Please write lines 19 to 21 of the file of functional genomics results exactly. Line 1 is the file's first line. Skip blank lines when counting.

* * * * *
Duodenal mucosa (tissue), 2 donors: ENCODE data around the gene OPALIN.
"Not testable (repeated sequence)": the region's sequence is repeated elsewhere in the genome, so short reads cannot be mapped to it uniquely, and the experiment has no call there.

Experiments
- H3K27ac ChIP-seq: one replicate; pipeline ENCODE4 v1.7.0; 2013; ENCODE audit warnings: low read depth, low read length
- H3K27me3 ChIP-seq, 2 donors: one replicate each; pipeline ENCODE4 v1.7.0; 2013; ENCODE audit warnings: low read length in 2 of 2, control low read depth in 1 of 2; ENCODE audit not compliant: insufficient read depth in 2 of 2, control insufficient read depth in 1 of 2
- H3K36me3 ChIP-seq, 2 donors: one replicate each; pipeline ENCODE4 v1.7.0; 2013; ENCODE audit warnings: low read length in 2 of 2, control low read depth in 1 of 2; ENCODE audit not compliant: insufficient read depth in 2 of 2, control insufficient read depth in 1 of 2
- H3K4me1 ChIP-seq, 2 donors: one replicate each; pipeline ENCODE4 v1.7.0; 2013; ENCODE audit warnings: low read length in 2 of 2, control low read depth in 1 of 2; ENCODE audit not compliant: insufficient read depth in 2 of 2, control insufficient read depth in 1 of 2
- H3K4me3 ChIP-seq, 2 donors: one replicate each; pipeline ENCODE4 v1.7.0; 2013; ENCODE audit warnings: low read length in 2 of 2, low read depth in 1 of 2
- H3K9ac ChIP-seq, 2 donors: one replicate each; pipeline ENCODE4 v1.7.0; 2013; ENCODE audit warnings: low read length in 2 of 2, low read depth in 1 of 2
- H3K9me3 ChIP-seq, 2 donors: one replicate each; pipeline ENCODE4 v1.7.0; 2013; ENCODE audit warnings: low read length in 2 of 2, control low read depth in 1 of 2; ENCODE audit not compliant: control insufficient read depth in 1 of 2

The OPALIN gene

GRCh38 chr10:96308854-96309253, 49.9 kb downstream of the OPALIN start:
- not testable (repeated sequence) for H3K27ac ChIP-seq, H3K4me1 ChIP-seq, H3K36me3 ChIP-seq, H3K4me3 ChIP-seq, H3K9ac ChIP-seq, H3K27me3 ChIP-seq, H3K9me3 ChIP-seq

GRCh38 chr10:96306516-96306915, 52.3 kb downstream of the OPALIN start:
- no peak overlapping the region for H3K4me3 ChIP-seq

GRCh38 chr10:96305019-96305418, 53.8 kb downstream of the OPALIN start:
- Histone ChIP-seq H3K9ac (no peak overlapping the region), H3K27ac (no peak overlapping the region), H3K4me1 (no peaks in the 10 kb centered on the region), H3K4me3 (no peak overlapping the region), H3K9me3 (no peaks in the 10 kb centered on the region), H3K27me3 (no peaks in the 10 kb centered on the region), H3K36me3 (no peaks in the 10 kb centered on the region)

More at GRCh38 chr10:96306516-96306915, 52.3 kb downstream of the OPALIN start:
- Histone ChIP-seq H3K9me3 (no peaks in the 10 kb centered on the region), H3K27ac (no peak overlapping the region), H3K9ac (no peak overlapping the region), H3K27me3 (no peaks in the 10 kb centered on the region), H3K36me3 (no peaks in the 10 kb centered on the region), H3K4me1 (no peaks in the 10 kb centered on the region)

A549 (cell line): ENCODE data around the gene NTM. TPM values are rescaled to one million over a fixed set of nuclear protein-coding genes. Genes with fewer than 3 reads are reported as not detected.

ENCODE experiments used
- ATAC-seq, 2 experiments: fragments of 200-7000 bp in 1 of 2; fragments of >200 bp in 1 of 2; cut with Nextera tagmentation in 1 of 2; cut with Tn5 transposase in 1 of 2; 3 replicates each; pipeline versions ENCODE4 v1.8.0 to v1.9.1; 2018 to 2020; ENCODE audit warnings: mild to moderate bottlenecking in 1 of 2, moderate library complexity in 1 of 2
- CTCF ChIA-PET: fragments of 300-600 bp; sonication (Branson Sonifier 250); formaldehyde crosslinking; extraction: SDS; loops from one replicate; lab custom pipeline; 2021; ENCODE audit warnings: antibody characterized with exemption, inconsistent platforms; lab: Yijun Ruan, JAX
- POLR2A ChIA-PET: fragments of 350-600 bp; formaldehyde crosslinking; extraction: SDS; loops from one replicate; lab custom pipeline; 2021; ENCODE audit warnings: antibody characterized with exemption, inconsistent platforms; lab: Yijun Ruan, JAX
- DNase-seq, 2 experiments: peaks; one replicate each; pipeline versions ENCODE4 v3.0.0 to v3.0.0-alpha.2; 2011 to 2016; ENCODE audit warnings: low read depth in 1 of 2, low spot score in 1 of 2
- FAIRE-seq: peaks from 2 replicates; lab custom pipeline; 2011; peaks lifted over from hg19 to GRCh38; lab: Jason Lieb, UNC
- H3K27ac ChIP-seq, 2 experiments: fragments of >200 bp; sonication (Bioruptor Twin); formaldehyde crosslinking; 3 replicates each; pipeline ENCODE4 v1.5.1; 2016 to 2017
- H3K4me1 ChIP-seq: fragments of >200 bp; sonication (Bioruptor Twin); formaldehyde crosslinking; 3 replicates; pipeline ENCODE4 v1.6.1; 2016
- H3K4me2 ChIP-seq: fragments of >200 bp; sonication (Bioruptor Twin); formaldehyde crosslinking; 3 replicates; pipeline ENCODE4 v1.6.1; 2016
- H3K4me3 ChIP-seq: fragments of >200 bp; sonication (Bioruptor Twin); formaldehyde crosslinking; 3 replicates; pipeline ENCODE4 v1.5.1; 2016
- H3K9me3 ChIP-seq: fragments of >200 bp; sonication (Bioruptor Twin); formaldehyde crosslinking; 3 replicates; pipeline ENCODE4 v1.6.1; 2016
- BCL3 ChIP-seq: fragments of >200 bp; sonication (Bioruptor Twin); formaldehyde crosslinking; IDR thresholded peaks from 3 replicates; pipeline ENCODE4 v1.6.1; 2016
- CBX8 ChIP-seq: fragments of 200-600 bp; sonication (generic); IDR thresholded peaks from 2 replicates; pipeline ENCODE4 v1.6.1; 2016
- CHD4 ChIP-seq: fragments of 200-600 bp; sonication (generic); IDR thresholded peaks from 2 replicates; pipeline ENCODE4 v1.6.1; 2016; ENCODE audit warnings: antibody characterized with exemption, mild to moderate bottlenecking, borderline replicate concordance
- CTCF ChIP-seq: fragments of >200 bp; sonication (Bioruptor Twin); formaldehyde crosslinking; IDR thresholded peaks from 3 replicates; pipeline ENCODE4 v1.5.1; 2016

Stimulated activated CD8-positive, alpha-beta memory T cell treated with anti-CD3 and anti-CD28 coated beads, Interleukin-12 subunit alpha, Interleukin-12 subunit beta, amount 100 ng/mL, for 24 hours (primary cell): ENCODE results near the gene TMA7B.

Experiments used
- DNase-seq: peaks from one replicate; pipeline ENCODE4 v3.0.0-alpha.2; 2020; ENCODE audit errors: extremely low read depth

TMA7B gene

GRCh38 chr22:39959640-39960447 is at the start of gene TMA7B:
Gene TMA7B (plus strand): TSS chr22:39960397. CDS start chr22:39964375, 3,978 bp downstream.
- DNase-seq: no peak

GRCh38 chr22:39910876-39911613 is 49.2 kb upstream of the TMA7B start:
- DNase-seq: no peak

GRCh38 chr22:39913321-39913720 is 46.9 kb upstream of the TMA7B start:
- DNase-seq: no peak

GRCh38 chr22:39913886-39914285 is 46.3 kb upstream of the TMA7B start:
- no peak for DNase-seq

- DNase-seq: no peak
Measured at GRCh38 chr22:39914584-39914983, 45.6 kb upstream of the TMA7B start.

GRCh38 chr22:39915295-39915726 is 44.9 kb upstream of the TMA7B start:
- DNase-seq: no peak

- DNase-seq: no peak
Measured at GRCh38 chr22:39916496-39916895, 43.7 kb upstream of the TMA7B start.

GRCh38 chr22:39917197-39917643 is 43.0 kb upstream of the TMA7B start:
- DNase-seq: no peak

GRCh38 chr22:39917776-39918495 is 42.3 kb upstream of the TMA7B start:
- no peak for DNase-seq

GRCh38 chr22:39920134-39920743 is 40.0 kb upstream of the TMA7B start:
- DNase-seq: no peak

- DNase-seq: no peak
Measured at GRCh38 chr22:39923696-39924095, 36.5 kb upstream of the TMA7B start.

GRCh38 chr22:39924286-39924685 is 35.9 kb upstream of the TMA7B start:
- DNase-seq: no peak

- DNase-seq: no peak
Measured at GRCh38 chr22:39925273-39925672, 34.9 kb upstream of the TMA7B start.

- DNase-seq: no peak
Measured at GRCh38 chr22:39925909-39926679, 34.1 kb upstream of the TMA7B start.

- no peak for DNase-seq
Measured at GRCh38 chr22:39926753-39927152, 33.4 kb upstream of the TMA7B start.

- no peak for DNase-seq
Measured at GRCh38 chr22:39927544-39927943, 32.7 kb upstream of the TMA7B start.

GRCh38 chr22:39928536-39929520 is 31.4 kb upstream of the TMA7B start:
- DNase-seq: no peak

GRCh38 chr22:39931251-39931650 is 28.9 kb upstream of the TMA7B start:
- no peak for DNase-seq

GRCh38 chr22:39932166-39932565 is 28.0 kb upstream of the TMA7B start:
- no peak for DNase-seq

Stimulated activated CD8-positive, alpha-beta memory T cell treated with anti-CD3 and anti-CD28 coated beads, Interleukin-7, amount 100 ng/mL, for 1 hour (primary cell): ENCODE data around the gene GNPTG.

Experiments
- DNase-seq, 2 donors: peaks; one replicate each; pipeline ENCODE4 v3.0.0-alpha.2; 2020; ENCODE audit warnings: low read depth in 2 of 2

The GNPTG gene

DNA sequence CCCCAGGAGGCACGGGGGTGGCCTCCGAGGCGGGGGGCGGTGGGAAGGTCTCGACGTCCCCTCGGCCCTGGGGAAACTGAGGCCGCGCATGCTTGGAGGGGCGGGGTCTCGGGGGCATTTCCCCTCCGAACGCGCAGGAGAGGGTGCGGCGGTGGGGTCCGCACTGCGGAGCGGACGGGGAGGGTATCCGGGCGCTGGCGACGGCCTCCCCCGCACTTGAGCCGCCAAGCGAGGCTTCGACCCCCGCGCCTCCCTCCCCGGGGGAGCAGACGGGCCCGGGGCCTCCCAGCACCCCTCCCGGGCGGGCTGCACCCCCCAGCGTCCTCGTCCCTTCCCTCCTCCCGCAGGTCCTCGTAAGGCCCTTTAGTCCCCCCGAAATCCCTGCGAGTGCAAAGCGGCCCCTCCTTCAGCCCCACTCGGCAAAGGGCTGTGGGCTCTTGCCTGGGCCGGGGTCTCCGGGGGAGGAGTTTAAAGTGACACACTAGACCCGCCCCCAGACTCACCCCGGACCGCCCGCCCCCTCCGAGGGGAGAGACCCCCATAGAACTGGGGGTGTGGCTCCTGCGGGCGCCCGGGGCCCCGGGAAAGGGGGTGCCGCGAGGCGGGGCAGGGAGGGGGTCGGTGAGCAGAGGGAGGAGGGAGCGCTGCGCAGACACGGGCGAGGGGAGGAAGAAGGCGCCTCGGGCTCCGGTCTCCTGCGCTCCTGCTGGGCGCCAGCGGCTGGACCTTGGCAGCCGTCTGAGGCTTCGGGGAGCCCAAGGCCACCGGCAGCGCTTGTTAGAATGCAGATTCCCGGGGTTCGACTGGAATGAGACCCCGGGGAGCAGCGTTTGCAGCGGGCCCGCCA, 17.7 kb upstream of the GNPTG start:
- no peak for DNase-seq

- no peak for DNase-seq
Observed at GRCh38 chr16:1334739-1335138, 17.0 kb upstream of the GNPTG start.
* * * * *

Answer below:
- Histone ChIP-seq H3K9me3 (no peaks in the 10 kb centered on the region), H3K27ac (no peak overlapping the region), H3K9ac (no peak overlapping the region), H3K27me3 (no peaks in the 10 kb centered on the region), H3K36me3 (no peaks in the 10 kb centered on the region), H3K4me1 (no peaks in the 10 kb centered on the region)

A549 (cell line): ENCODE data around the gene NTM. TPM values are rescaled to one million over a fixed set of nuclear protein-coding genes. Genes with fewer than 3 reads are reported as not detected.

ENCODE experiments used